To identify drugs requiring safe handling practices, drug lists in the available guidelines from NIOSH,2 CSHP,3 and the American Society of Health-System Pharmacists (ASHP)5 were reviewed. Through review of the literature, discussion, and consensus, definitions for cytotoxic drugs, non-cytotoxic hazardous drugs, and routine-handling drugs were determined for the Safe Handling of Hazardous Drugs Program. Cytotoxic drugs were defined as hazardous drugs that are detrimental or destructive to cells within the body.2 Cytotoxic agents generally bind to or damage DNA, interfere with DNA synthesis, or interfere with cell growth or proliferation. Often, cytotoxic drugs do not distinguish between normal and cancerous cells, disrupting growth or function of both types of cells.2,6 The term “cytotoxic” was used because health care workers in the WRHA understand this term and its relationship to the region’s 2007 cytotoxic drugs policy. They also recognize the Canadian Standards Association (CSA) cytotoxic symbol that denotes drugs for which maximal handling precautions are required.3,4 Non-cytotoxic hazardous drugs were defined as drugs with less risk from occupational exposure relative to cytotoxic drugs, but for which special handling precautions are required. Routine-handling drugs were defined as drugs that do not require special safe-handling precautions.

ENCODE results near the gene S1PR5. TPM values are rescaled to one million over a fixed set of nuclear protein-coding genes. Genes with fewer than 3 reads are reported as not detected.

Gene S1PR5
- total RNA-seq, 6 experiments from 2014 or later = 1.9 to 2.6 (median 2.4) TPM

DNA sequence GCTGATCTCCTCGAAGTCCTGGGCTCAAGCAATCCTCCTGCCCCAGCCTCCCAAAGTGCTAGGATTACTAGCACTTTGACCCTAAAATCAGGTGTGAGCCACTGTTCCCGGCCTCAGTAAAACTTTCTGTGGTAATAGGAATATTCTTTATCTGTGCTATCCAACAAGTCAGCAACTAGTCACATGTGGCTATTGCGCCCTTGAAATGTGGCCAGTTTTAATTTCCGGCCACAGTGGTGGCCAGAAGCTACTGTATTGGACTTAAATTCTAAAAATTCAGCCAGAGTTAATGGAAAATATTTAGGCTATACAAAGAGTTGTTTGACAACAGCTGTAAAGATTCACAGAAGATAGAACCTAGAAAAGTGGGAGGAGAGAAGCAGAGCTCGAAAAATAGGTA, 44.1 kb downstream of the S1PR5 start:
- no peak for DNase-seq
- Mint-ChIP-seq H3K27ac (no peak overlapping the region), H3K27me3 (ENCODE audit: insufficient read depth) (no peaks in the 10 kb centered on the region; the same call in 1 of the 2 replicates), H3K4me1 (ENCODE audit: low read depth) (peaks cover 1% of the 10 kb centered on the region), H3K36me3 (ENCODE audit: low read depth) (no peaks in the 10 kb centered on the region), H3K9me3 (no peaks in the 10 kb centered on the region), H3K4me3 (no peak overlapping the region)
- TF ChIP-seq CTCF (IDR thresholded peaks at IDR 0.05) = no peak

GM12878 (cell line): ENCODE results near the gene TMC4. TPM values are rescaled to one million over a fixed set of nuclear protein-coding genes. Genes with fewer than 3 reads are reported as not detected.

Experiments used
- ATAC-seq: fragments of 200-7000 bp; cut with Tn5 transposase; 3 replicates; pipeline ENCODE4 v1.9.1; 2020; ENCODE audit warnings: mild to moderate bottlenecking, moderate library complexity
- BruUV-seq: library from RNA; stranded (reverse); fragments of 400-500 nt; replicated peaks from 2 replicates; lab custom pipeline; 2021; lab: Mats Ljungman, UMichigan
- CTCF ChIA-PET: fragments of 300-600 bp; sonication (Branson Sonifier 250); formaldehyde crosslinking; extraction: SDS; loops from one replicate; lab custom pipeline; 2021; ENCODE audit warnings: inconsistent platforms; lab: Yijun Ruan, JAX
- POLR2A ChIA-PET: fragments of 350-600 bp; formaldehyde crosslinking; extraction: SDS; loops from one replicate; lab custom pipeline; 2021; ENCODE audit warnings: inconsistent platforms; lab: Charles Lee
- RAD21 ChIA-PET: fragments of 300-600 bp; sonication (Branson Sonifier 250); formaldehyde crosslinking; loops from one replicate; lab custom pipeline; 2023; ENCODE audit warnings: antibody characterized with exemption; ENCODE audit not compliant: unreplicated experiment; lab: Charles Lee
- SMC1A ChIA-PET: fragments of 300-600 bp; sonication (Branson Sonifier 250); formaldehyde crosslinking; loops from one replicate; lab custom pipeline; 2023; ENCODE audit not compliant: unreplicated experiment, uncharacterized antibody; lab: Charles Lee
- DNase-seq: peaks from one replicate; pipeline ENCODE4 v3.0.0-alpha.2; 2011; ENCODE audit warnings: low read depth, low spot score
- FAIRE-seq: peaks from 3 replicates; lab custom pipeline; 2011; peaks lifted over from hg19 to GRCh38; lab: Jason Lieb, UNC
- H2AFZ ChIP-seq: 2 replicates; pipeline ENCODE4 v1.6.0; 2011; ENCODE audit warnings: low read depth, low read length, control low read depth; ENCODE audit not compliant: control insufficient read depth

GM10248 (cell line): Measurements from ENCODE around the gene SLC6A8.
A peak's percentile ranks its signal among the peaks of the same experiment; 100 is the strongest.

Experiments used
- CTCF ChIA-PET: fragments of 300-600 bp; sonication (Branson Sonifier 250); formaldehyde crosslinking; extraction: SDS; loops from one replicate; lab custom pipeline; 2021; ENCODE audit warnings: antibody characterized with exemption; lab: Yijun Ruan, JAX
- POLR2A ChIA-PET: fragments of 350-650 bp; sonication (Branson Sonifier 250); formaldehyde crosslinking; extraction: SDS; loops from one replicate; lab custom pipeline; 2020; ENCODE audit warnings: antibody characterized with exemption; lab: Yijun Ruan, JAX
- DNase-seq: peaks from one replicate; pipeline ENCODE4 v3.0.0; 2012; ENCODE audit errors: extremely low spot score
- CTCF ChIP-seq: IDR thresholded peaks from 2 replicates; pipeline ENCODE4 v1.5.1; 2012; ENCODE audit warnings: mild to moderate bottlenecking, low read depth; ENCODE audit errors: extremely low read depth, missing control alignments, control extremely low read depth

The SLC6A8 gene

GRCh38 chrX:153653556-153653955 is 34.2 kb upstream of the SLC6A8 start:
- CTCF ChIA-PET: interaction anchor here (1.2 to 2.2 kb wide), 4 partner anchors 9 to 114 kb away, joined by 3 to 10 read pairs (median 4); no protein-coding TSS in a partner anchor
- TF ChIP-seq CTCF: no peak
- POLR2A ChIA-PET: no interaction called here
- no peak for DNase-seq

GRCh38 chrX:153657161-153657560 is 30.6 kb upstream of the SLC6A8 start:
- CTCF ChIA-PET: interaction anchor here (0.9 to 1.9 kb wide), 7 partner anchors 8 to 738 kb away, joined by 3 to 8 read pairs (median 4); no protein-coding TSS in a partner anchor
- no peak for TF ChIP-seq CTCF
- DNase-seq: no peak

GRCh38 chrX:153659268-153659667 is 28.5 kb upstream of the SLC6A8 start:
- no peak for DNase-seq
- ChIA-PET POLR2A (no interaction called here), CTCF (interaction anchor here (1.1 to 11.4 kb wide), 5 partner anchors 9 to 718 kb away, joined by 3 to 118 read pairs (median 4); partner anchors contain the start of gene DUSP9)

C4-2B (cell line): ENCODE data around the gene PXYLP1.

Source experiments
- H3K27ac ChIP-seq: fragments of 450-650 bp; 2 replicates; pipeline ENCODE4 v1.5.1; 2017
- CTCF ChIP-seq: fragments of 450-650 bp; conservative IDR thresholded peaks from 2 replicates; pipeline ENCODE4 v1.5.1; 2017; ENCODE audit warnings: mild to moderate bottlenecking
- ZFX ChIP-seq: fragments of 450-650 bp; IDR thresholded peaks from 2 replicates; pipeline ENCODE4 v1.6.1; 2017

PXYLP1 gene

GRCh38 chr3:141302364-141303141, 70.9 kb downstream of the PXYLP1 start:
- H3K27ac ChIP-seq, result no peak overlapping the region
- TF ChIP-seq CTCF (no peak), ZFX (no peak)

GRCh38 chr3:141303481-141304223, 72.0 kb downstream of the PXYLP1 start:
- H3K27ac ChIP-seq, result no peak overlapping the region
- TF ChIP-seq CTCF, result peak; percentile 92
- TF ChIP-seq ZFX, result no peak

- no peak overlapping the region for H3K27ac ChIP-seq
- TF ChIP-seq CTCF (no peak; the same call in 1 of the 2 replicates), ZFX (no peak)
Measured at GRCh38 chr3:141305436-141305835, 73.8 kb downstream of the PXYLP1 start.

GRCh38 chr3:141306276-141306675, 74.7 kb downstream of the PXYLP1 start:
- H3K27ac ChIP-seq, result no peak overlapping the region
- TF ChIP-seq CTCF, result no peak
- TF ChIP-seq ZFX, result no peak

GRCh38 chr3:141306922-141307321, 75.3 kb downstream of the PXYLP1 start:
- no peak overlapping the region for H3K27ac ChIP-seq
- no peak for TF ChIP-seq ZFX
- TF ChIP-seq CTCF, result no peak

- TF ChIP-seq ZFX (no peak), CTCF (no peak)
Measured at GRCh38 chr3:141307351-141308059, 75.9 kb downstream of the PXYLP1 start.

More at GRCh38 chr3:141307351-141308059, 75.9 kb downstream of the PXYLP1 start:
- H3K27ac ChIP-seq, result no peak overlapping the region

The cytotoxic, non-cytotoxic hazardous, and routine-handling definitions were used to categorize all drugs in the WRHA formulary. In addition, drugs, powders, and chemicals used in compounding practices within the WRHA Pharmacy Program, as well as investigational drugs and drugs obtained through Health Canada’s Special Access Programme, were categorized. Where clear information about categorization was not available (e.g., for investigational, foreign, or newly marketed drugs), the pharmacology, pharmaceutics, toxicology, and pharmacokinetics of the drug or compound and the categorization of similar drugs were considered. The procedures used to determine how a drug would be categorized are outlined in Table 1.